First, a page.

This is another truly beautiful book that made me cry like a baby late into the night. I read it in a day; that's how good it is. It goes back and forth between the perspectives of twins Jude and Noah, but Jude is telling it from them at 16, and Noah is telling it from them at 13. I thought this was a very unique way to tell the story of a young boy struggling with his crush on the boy next door and a teenage girl trying to find herself while struggling with her own relationship drama. Their stories intertwine in such beautiful ways, you almost forget it isn't the same story. I absolutely adored this book.
13. Carry On - Rainbow Rowell
I love Rainbow Rowell. I've read everything she's written. One of my favorite is Fangirl, the details of which don't matter to this article. But in Fangirl, the main character is in love with a Harry Potter-esque book series about this boy Simon Snow and his surly roommate Baz. When I heard that Rowell was going to write Simon's and Baz's story in her own words, I freaked out - and the book did not disappoint. You kind of have a feeling from reading Fangirl about how Simon's and Baz's story is going to play out, but there are so many twists and turns along the way that it still kept me on my toes. It's Simon's final year at Watford School of Magicks, and he is the Chosen One destined to do battle with the Insidious Humdrum. Problem is, Simon is a terrible Chosen One, with no discernible control over his powers, and a propensity to pick fights with his roommate Baz, who has secrets he tries desperately to hide. Sweet, fun, and full of plot twists, this is my favorite Rainbow Rowell story.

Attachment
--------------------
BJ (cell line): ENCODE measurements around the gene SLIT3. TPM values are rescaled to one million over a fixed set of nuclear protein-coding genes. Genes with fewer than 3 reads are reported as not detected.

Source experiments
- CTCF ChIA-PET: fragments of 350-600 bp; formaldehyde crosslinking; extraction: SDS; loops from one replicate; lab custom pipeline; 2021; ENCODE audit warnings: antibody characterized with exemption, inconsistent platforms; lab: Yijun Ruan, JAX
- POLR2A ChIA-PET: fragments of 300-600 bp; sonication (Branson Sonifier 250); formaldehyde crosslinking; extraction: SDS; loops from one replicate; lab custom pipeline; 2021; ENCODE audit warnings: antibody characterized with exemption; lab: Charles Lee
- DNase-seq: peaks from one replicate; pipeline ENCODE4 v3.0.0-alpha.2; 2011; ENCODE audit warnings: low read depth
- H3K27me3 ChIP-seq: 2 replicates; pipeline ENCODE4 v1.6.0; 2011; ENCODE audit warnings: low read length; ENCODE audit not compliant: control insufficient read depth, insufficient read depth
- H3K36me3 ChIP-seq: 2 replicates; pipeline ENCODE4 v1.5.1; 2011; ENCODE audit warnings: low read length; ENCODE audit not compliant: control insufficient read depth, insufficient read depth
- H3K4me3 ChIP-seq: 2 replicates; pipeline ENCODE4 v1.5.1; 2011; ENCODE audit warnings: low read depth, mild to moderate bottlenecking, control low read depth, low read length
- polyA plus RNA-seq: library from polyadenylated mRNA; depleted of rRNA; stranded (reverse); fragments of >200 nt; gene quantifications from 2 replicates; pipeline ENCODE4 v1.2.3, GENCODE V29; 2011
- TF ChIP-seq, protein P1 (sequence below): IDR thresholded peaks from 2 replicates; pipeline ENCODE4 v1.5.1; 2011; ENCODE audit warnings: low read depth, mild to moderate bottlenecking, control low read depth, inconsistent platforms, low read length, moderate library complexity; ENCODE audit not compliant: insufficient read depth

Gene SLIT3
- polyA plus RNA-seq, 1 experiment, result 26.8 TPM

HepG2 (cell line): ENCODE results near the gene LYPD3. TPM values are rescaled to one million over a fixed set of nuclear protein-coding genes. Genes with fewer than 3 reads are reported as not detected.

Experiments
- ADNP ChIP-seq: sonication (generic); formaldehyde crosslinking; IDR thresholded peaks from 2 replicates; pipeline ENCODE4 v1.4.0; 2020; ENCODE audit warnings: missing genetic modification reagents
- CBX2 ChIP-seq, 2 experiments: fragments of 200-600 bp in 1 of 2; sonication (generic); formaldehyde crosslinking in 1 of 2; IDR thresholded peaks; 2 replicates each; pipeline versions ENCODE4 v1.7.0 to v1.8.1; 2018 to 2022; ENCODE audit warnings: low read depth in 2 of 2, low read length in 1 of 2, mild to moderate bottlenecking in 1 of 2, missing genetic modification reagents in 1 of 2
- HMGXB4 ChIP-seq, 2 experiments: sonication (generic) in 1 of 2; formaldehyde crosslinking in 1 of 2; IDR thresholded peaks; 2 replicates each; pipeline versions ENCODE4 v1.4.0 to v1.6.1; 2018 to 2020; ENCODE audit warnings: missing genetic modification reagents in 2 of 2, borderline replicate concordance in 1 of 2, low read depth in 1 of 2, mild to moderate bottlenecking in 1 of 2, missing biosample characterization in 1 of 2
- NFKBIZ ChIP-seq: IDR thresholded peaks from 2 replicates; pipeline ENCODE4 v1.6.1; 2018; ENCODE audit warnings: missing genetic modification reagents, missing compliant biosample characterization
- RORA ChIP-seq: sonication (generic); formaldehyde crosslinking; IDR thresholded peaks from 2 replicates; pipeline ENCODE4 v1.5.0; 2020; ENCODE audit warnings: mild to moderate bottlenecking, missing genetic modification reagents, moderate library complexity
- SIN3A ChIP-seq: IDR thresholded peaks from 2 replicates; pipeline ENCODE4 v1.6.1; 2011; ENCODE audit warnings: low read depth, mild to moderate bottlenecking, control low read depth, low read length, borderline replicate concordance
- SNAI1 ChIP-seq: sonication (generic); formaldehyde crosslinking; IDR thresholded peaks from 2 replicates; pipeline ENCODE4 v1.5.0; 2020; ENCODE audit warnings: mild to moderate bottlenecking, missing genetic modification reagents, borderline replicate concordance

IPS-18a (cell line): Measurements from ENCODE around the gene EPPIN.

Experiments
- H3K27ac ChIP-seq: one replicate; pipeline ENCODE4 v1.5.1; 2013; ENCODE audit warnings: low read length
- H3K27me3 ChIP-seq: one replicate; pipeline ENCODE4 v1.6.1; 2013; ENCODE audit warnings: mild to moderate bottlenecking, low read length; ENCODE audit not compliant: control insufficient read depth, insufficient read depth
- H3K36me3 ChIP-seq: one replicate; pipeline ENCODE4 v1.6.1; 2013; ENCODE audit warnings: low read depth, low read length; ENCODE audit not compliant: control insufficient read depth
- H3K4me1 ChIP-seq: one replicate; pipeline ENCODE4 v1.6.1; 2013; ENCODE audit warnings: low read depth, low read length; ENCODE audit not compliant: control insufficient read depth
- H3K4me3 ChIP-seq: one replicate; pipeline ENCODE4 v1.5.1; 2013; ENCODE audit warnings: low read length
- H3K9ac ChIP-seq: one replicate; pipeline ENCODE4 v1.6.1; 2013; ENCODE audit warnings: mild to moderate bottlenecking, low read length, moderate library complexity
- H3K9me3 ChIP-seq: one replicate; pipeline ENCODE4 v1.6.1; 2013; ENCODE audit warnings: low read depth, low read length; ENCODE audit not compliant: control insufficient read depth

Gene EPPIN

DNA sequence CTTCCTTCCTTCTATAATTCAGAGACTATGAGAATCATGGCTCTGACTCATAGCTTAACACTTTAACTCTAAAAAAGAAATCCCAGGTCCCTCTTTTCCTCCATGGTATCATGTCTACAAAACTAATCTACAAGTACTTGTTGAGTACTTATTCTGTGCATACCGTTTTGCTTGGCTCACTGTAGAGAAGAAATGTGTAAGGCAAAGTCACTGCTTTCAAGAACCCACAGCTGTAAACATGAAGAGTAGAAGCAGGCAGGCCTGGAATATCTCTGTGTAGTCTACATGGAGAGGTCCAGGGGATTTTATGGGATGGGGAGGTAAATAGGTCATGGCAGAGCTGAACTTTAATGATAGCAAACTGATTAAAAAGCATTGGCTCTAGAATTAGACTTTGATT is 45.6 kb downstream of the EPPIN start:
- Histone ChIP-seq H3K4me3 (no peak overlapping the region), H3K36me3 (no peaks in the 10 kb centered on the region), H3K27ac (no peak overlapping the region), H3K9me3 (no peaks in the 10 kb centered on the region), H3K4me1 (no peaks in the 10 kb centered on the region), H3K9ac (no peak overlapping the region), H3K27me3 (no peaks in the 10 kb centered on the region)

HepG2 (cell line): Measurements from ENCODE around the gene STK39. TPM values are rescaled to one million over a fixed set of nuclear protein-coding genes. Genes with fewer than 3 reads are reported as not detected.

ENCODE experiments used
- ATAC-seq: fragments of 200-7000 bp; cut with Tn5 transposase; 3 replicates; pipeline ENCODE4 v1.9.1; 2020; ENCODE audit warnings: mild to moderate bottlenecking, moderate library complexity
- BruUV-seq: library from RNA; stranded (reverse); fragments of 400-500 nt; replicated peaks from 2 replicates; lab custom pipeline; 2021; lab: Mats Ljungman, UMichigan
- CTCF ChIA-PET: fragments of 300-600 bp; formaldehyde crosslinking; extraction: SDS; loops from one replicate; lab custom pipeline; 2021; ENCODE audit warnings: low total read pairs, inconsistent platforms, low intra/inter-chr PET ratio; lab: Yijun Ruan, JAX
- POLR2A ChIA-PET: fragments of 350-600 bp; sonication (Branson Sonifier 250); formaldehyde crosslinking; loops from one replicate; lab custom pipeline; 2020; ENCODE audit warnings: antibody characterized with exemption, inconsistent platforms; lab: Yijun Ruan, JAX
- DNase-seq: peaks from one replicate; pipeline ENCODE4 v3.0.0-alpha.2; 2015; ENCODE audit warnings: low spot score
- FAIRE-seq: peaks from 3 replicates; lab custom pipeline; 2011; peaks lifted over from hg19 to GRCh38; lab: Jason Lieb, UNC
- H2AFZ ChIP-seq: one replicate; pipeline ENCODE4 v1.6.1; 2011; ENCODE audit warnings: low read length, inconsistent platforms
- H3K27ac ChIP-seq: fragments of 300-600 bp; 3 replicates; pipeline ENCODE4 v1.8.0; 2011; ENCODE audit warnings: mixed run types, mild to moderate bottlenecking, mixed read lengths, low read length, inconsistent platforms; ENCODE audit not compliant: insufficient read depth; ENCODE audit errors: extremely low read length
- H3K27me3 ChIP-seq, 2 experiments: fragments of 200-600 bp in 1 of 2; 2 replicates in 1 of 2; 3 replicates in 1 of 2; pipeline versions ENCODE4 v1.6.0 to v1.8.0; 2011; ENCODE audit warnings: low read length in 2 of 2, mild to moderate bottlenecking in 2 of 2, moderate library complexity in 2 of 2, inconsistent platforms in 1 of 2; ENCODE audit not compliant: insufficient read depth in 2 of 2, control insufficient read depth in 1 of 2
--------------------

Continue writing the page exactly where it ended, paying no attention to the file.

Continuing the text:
14. Symptoms of Being Human - Jeff Garvin
This book is a really interesting look at the life of Riley Cavanaugh, a genderfluid child of a prominent U.S. congressman. Riley starts a blog about what being genderfluid is like, and it's going pretty well - until the blog goes viral and everything is thrown out of whack. Before long, everyone wants to meet the mysterious author behind this groundbreaking blog. Riley struggles to work through not only high school and the finnicky gender binary, but also the stress of coming out. What's interesting about this book to me is that it never reveals the gender Riley was assigned at birth. In most stories of this kind, something about the story tends to give it away. But not here. That's because, in the end, it doesn't matter what everyone else thinks of Riley; what matters is what Riley thinks of Riley.